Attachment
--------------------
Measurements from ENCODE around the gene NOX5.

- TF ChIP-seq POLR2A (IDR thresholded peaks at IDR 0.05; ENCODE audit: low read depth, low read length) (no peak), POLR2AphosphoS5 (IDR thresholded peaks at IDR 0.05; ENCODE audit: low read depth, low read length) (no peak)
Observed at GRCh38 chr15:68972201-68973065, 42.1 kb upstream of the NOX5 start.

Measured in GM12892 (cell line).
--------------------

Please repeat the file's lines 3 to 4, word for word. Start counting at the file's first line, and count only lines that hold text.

Observed at GRCh38 chr15:68972201-68973065, 42.1 kb upstream of the NOX5 start.

Measured in GM12892 (cell line).